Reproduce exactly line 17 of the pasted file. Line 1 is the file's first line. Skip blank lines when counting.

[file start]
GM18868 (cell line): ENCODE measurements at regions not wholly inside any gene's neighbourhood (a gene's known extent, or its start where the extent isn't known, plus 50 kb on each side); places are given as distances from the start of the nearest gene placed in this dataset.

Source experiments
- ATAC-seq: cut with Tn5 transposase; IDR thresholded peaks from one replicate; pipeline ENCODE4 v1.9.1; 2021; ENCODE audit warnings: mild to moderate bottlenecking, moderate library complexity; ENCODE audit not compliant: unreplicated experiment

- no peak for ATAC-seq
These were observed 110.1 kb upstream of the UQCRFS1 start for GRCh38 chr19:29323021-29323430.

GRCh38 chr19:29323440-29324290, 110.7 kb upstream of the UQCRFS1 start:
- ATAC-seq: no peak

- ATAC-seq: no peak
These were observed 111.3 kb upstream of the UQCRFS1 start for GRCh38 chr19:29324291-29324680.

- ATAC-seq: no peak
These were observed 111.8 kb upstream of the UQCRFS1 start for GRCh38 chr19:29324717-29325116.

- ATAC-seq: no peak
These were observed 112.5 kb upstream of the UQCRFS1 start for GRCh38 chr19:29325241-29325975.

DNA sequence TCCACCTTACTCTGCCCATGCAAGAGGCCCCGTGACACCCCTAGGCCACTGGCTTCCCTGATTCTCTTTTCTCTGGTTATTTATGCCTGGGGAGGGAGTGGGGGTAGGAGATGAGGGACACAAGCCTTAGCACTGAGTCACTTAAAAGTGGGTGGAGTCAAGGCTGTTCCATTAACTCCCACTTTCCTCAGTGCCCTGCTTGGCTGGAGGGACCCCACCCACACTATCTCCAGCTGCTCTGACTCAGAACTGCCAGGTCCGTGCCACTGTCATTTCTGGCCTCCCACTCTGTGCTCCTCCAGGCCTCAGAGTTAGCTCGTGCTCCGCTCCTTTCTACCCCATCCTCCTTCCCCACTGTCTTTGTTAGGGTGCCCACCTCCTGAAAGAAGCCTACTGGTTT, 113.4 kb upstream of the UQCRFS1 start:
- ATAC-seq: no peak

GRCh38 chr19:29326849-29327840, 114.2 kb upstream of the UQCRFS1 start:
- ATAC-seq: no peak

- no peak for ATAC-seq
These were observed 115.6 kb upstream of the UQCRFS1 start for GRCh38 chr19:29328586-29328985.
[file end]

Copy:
- ATAC-seq: no peak